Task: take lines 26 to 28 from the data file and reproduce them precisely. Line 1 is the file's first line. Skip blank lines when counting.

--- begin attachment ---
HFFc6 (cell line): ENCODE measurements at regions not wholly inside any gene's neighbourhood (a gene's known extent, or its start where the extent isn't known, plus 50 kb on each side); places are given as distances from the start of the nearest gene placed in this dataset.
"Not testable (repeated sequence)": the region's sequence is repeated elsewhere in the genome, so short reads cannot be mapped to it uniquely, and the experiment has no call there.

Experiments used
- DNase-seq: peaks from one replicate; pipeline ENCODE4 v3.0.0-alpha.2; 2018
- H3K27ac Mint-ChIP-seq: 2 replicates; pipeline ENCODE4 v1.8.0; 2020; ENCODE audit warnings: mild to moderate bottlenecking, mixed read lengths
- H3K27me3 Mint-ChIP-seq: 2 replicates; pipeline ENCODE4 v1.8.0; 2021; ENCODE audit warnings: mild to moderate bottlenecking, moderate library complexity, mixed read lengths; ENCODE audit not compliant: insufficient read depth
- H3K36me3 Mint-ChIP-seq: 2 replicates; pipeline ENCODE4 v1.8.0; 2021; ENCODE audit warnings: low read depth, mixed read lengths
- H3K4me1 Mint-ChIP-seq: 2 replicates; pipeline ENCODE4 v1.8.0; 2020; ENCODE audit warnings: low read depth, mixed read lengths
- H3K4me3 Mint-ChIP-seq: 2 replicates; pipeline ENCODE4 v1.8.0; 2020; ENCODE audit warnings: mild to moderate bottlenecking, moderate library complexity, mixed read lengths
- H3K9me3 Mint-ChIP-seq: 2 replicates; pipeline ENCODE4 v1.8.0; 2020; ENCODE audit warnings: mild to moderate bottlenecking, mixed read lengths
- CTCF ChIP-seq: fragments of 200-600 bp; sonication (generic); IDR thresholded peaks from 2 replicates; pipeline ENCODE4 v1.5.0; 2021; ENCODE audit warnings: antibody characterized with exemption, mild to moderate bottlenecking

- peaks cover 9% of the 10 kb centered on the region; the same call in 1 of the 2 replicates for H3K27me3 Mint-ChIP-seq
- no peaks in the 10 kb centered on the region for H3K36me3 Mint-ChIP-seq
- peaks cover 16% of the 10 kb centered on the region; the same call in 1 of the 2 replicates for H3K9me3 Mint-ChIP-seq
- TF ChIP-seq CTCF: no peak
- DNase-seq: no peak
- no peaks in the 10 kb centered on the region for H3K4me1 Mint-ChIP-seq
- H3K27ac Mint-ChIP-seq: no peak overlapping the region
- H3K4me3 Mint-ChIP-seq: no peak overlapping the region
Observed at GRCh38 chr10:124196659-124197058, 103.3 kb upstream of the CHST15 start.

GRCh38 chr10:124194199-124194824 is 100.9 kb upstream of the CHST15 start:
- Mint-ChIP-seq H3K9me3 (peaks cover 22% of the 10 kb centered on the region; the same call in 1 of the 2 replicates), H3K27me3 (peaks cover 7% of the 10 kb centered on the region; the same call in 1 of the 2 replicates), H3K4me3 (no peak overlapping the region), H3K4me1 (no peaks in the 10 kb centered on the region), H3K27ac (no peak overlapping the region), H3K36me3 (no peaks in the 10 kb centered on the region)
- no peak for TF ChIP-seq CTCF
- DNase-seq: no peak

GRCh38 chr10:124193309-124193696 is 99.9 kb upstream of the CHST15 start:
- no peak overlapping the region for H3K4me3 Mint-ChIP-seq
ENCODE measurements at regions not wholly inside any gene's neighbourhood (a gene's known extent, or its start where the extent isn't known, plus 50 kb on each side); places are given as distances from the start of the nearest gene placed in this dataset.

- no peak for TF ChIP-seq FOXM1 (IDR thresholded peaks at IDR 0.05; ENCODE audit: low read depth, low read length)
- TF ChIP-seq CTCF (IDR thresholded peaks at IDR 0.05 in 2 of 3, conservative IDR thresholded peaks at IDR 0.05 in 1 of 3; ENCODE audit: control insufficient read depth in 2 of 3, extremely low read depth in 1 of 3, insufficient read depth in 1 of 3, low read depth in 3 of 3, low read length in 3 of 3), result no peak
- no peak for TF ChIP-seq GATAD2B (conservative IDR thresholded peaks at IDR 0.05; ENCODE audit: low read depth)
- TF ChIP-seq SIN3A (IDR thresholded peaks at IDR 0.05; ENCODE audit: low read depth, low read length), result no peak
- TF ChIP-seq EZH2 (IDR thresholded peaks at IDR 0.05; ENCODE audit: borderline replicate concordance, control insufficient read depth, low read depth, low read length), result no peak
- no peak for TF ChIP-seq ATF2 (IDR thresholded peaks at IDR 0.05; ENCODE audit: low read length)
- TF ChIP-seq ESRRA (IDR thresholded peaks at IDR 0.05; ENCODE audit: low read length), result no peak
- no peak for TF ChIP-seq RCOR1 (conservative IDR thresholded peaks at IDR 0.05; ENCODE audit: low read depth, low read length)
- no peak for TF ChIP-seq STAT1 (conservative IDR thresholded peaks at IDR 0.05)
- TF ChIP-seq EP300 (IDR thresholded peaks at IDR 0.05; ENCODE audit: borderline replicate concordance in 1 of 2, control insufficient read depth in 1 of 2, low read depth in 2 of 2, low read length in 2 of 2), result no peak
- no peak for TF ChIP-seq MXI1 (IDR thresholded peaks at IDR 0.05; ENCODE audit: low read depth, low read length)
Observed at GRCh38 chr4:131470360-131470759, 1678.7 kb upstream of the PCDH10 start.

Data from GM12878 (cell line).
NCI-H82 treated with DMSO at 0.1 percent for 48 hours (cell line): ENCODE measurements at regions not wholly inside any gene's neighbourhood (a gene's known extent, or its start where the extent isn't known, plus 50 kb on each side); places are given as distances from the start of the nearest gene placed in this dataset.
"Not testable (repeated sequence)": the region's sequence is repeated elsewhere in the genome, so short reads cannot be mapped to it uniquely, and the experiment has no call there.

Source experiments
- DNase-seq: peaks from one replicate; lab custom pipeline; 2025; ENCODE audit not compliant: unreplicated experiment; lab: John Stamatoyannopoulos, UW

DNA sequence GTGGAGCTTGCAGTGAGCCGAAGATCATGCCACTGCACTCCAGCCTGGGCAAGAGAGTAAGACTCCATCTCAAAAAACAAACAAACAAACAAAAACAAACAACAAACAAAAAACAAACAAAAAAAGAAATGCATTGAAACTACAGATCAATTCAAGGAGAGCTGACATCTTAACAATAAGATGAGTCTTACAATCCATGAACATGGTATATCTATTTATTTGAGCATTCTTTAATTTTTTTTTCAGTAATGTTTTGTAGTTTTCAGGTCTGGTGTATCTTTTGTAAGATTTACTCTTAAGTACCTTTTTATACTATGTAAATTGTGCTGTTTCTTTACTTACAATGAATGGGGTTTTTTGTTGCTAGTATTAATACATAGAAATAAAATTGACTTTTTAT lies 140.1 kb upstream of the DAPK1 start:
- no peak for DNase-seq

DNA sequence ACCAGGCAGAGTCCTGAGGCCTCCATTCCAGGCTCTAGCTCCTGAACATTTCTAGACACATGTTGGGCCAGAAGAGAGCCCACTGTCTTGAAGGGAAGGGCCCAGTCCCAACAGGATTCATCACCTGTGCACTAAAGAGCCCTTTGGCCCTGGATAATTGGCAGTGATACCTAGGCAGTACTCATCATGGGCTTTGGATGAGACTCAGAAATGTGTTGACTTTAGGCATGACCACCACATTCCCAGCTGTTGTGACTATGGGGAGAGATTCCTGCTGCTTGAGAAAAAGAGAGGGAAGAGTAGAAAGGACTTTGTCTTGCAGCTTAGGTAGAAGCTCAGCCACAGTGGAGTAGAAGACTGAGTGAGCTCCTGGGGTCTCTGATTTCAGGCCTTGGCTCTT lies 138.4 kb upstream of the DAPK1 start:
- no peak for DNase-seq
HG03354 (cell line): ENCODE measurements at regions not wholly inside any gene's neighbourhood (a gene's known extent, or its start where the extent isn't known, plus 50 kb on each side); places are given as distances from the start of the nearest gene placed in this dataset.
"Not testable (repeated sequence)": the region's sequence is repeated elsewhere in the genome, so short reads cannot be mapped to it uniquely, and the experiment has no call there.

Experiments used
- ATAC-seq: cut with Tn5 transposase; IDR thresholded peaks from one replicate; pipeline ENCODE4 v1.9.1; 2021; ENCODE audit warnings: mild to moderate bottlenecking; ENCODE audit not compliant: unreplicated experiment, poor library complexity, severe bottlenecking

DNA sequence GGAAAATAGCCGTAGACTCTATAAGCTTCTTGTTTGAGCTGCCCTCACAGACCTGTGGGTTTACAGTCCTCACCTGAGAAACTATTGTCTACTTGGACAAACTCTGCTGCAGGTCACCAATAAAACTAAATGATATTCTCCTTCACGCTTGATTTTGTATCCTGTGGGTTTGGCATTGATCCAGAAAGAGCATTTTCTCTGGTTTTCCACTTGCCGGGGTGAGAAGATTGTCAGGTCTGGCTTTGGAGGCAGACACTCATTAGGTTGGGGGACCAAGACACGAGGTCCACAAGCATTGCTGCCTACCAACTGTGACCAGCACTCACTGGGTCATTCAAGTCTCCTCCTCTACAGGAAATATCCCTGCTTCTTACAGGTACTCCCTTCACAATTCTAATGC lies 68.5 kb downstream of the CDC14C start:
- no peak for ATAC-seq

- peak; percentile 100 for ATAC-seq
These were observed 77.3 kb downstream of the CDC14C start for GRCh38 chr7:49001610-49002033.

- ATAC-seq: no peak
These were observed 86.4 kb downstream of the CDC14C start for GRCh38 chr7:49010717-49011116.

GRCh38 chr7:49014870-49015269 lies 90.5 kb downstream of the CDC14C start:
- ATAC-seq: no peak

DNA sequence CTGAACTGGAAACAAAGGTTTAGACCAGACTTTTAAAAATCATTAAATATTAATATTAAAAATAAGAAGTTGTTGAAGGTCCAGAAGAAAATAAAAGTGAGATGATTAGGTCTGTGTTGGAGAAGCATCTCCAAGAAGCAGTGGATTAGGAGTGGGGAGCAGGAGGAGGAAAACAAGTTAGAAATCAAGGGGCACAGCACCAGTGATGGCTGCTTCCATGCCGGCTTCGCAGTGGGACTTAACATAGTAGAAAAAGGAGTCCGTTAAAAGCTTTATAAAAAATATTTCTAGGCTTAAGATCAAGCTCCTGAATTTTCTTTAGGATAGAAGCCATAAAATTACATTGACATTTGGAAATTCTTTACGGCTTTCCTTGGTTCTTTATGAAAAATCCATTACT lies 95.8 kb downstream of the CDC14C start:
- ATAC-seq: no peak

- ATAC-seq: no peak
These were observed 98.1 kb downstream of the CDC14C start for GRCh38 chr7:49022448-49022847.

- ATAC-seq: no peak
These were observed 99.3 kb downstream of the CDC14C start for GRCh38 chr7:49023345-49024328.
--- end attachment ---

- no peak overlapping the region for H3K4me3 Mint-ChIP-seq
ENCODE measurements at regions not wholly inside any gene's neighbourhood (a gene's known extent, or its start where the extent isn't known, plus 50 kb on each side); places are given as distances from the start of the nearest gene placed in this dataset.

- no peak for TF ChIP-seq FOXM1 (IDR thresholded peaks at IDR 0.05; ENCODE audit: low read depth, low read length)